Did JFK back pain cost his life?

October 15, 2017

On Oct. 26, the federal government will release the last of the secret records on the Kennedy Assassination. Whatever revelations emerge from the estimated 3,600 files, one signature fact will remain: Lee Harvey Oswald was the lone gunman in Dealey Plaza. Still, new perspectives on the tragedy continue to surface, even after 50 years.

On Oct. 26, the federal government will release the last of the secret records on the Kennedy Assassination. Whatever revelations emerge from the estimated 3,600 files, one signature fact will remain: Lee Harvey Oswald was the lone gunman in Dealey Plaza. Still, new perspectives on the tragedy continue to surface, even after 50 years.

One of the most intriguing discoveries appears at frame 312 of the Zapruder film, one-eighteenth of a second before the final gunshot shatters President John F. Kennedy’s head.

At frame 312, the President and Texas Governor John Connally have both been wounded: Kennedy in the neck and Connally in the chest. Then there is a curious dichotomy. Connally swivels to his left and collapses into his wife’s lap, while Kennedy remains upright. Why?

As we now know, Kennedy was wearing a back brace in Dallas. JFK’s back problems were epic-osteoporosis, degenerative disc disease, and compression fractures. He also underwent spinal surgeries. One operation brought him so close to the brink that he was ministered last rites-one of three times he faced that ritual, including the final time at Parkland Hospital.

On Nov. 22, 1963, Kennedy wore not only the back brace, but also a six-inch-wide elastic bandage around his upper legs and lower torso in a figure-eight fashion to lend extra support.

 

 

Why is this important?

In the run-up to the 1988 presidential campaign, Time magazine devoted its May 18, 1987 cover to the Gary Hart scandal. Hart, a U.S. Senator from Colorado and front-runner for the Democratic nomination, had seen his campaign derailed by an extramarital affair.

Included in the report was a sidebar by presidential scholar Hugh Sidey on the subject of presidential indulgences.

In one passage, Sidey wrote: “One insider claimed that Kennedy reinjured his weakened back during a bedroom tussle at a party in Bing Crosby’s Palm Springs house, which the president was using in September 1963, thus forcing him to return to a rigid back brace. That brace held him erect in his limousine two months later in Dallas after the first gunshot struck him. The second shot killed the still upright president.”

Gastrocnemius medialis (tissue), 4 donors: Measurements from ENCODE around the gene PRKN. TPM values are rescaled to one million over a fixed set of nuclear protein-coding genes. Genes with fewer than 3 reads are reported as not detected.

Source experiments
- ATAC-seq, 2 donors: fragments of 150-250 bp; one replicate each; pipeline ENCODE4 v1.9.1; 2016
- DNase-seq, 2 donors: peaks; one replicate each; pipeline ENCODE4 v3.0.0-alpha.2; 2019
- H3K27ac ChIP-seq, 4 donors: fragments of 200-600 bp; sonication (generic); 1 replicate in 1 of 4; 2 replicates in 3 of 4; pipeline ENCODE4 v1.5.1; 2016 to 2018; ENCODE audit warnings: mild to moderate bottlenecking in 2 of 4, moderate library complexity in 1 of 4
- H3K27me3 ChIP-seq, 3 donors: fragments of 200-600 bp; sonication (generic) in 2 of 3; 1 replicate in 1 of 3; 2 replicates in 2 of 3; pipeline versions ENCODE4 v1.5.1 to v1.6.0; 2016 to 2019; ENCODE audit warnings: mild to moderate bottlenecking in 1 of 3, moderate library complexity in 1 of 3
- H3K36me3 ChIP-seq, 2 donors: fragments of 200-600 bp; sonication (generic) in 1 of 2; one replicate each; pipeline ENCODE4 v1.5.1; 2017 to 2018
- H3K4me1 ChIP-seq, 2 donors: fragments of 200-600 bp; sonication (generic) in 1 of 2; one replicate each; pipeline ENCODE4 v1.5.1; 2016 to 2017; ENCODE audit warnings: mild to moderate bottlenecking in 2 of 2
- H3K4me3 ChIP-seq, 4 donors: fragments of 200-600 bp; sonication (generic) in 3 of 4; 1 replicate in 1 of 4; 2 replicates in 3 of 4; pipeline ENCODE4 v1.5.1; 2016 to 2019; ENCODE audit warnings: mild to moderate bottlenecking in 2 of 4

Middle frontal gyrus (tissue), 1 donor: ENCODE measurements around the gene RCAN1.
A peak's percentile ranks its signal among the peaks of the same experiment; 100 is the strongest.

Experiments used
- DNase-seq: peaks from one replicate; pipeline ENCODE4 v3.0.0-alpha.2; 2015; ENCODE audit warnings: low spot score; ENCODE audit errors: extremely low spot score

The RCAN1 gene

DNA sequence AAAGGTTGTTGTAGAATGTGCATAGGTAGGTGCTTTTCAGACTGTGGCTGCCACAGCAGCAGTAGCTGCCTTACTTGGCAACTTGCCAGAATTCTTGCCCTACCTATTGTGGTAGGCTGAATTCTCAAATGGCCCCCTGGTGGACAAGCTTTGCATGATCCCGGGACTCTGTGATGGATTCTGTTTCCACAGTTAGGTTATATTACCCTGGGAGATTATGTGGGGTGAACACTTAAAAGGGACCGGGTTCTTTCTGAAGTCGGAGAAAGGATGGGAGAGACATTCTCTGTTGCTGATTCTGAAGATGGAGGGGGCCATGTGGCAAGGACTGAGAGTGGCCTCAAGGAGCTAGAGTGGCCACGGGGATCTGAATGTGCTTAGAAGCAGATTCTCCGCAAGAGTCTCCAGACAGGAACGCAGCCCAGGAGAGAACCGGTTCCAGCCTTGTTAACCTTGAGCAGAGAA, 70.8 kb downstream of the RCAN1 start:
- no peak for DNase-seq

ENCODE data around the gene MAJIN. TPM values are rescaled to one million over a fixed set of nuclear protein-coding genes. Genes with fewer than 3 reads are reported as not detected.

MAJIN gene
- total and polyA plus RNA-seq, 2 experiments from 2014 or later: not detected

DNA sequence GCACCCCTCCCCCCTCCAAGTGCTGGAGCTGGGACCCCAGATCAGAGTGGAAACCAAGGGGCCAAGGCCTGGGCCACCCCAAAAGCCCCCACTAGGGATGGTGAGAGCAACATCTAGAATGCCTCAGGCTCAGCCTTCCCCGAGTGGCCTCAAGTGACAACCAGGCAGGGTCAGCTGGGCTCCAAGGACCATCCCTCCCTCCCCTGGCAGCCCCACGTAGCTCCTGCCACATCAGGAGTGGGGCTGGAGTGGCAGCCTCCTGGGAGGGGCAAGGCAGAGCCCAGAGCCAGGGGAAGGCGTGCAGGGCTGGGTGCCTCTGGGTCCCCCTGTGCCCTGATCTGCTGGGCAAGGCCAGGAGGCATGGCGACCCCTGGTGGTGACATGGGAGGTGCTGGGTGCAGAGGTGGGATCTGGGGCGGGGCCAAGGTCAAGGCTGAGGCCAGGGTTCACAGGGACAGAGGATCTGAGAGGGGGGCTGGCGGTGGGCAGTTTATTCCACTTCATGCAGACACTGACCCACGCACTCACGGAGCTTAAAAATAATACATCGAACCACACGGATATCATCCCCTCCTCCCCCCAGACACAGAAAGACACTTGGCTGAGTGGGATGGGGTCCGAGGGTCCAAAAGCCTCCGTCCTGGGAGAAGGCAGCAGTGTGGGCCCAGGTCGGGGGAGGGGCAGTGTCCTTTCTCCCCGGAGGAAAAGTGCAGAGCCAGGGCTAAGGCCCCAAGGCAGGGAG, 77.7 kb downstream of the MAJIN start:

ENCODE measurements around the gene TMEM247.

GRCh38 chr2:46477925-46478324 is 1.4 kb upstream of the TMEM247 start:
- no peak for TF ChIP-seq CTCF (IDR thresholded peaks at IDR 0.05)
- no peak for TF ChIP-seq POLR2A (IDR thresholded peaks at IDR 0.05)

Sidey’s words raise some disturbing “what-if” questions. Had Kennedy not been wearing these accoutrements during the motorcade, would he have toppled over after being shot through the neck the way Connally did after he was shot through the chest? Would Kennedy have survived just the neck wound?

 

There is debate about this in medical circles, because the neck contains so much vital anatomy-spinal cord, carotid arteries, jugular veins, and a plexus of nerves that regulates such essential functions as respiration (phrenic) and heart rate (vagus). Kennedy could have been rendered a quadriplegic or needed assistance with breathing or afflicted with a cardiac arrhythmia.

On the other hand, Connally sustained damage to a vital organ-his right lung-by the same bullet that traversed Kennedy’s neck. He survived to live a normal life and even ran for president in 1980.

If by some miracle Kennedy had survived the neck injury and been able to continue governing, how would his presidency have bent the curve of our nation’s history, particularly our growing involvement in Southeast Asia?

There are many dimensions to the question raised in the title of this essay, but as with other aspects of the Kennedy Assassination, finding answers that are dispositive is like trying to calculate pi to termination. With the Kennedy Assassination, there is no termination, only more mystery leaving us to ponder what might have been.